IN PERSON: Griffin Dunne Sun Oct 26th matinee (time tba)
Lewis Birch (Dunne), a divorced, washed-up history professor now teaching at a junior college and moonlighting as a security guard hopes that his mammoth study on York, a slave who accompanied explorers Lewis and Clark, will turn his career around.
He decides to take his estranged teenage children (Madeleine Martin, Devon Graye) on a road trip to an academic conference in hopes of putting his career back on track. But then Birch’s mother dies and the trio take a major detour to find his his eccentric and estranged father (Stuart Margolin) who’s on a trek with a group of Lewis and Clark re-enactors. Instead of an academic conference, Lewis, Zoe, and Jack are reluctantly pulled into something far from academic finding themselves on a journey of discovery and connection.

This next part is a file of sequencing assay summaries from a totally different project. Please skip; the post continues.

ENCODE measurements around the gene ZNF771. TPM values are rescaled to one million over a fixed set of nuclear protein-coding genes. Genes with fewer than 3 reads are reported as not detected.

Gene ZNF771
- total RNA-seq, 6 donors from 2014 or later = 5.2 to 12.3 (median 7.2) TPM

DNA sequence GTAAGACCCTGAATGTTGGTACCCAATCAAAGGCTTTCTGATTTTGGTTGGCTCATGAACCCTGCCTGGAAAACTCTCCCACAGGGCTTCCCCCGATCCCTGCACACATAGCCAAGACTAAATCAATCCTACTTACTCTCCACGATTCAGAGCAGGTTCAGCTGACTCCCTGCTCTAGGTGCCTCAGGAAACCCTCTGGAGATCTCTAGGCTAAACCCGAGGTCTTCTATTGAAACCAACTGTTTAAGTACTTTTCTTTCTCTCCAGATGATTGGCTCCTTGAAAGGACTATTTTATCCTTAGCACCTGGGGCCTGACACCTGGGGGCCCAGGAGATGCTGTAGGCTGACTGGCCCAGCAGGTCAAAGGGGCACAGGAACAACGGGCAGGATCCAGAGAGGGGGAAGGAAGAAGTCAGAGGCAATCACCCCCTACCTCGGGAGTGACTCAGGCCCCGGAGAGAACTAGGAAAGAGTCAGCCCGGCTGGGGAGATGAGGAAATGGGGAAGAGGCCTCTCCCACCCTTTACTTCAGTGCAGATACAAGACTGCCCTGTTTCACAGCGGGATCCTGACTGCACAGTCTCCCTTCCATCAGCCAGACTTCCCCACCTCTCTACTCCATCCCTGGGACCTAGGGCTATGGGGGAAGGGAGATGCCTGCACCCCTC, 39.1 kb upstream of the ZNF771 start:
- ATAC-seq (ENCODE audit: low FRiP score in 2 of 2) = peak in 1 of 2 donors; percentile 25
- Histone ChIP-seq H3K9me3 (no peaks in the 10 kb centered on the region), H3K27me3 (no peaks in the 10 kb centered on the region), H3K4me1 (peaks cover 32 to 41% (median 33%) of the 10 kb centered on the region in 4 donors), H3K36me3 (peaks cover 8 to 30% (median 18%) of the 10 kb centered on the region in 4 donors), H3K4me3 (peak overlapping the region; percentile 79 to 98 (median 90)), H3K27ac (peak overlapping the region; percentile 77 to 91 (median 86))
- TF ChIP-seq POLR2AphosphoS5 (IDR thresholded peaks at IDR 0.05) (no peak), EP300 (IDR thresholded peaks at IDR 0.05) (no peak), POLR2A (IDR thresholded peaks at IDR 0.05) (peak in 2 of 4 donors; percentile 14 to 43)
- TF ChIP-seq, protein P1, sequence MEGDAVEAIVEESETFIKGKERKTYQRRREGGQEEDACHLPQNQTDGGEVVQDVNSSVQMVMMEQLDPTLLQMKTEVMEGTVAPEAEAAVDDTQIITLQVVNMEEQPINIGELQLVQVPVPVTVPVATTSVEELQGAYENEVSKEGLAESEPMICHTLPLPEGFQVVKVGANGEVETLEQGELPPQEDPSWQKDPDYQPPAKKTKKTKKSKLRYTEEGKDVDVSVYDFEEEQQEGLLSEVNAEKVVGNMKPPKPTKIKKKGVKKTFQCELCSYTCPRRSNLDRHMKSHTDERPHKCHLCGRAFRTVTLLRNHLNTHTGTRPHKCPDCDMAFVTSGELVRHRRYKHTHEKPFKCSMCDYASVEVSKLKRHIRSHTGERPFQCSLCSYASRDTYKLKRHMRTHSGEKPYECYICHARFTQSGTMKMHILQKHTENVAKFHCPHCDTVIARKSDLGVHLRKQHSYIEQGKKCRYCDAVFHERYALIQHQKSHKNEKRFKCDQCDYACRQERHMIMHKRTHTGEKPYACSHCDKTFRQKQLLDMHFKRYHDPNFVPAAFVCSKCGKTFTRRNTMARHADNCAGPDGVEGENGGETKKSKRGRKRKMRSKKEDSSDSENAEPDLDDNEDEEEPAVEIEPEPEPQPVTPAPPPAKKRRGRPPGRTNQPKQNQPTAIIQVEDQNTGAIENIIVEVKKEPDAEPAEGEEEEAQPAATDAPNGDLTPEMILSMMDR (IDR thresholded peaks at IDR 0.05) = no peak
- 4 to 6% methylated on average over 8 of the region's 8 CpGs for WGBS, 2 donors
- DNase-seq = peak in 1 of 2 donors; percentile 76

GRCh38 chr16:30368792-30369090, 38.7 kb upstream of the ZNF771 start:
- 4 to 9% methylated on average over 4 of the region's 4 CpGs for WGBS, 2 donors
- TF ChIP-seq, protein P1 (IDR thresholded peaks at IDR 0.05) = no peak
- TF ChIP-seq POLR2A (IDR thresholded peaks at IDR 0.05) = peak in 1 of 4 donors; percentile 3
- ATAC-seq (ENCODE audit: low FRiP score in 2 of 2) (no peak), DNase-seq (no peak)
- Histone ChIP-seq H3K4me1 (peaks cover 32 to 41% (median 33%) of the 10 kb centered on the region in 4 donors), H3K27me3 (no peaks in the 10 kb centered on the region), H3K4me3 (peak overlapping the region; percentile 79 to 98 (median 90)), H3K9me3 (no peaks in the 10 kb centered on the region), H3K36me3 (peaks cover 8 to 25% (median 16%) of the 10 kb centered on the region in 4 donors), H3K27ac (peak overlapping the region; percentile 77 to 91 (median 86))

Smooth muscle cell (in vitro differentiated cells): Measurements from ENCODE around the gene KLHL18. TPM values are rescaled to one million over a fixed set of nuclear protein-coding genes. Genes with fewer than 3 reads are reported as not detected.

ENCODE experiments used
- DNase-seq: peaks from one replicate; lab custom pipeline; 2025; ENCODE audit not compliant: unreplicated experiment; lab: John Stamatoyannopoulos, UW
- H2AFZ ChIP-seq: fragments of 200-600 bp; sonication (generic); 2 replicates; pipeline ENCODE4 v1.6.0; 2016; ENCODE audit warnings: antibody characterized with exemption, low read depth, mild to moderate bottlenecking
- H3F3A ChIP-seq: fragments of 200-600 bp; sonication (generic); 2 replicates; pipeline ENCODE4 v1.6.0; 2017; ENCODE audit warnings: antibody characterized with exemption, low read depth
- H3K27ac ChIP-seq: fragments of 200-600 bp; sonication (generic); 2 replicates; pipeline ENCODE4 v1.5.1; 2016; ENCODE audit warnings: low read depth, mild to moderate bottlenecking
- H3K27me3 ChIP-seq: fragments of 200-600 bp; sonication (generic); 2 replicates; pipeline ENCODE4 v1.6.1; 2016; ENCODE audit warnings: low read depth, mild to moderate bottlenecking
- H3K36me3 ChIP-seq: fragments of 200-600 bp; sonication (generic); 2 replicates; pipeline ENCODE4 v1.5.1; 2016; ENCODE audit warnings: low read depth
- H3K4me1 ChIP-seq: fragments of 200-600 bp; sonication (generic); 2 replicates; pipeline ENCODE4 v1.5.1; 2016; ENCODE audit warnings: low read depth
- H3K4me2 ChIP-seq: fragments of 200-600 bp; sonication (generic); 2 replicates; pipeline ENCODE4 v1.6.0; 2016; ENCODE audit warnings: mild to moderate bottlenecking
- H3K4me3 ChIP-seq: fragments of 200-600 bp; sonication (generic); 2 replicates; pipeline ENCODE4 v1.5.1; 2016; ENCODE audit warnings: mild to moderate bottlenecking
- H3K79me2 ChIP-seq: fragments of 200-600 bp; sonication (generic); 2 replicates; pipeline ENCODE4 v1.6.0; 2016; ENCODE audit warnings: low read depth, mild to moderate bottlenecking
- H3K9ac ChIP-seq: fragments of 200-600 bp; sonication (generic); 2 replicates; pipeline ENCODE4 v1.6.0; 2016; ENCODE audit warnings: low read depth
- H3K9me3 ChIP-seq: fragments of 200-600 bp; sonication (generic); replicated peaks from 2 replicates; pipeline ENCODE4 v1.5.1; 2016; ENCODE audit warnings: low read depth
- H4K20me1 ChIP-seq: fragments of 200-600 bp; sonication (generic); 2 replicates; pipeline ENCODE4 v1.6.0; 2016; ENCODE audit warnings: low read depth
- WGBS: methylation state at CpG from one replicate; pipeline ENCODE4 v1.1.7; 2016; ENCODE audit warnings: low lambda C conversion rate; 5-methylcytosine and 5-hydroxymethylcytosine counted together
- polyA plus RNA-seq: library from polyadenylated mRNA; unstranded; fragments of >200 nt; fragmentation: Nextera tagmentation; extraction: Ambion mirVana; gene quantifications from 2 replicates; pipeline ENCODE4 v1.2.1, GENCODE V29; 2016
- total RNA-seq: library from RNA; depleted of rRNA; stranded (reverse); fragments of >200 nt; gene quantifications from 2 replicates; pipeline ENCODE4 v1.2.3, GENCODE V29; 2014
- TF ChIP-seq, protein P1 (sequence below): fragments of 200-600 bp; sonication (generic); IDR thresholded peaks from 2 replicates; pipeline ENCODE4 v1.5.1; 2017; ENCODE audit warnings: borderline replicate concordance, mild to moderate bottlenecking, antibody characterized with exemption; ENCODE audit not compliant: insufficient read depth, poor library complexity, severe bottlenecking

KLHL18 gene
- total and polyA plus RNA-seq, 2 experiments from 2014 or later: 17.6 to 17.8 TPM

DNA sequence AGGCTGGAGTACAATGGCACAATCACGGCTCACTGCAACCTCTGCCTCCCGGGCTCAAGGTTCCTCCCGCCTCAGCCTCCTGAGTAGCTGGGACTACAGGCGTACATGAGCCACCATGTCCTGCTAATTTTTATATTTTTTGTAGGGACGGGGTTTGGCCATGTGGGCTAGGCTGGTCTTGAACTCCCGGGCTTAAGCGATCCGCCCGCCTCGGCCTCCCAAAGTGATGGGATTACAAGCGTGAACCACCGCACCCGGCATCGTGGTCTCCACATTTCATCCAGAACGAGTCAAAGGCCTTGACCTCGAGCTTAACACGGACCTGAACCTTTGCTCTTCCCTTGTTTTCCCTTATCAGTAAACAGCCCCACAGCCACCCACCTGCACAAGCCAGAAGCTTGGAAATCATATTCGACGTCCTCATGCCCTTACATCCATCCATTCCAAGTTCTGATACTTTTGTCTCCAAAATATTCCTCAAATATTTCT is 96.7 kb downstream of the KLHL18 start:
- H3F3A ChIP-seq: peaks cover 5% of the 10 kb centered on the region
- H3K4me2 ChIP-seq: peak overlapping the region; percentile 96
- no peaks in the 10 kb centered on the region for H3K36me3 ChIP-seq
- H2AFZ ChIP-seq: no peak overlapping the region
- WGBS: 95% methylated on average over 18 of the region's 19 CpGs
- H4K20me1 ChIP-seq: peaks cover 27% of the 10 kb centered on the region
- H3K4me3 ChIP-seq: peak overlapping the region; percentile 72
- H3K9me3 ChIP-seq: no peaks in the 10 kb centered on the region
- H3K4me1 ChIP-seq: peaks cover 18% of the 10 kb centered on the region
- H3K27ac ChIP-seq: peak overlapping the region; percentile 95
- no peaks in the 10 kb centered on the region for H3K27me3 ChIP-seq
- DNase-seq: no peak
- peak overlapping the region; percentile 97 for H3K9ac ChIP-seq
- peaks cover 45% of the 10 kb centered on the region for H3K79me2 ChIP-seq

Griffin Dunne is a notable figure in contemporary independent filmmaking who’s worked on both sides of the camera in both film and television. He’s also the son of novelist Dominick Dunne and the nephew of author and screenwriter John Gregory Dunne and acclaimed writer Joan Didion. Griffin studied acting with Uta Hagen at the Neighborhood Playhouse, and made his film debut in 1975’s THE OTHER SIDE OF THE MOUNTAIN. Small roles in the 1979 feature CHILLY SCENES OF WINTER which he produced and 1981’s THE FAN marked his next film appearances. Dunne made a big splash in John Landis’ 1981 werewolf thriller, AN AMERICAN WEREWOLF IN LONDON, and mostly notably in Martin Scorsese’s 1985 dark comic AFTER HOURS. In between acting gigs, he and Amy Robinson produced such films as Sidney Lumet’s 1988 drama RUNNING ON EMPTY. He moved to directing with 1996’s “The Duke of Groove,” which earned an Oscar nomination for short subject, and made his feature debut with 1997’s ADDICTED TO LOVE.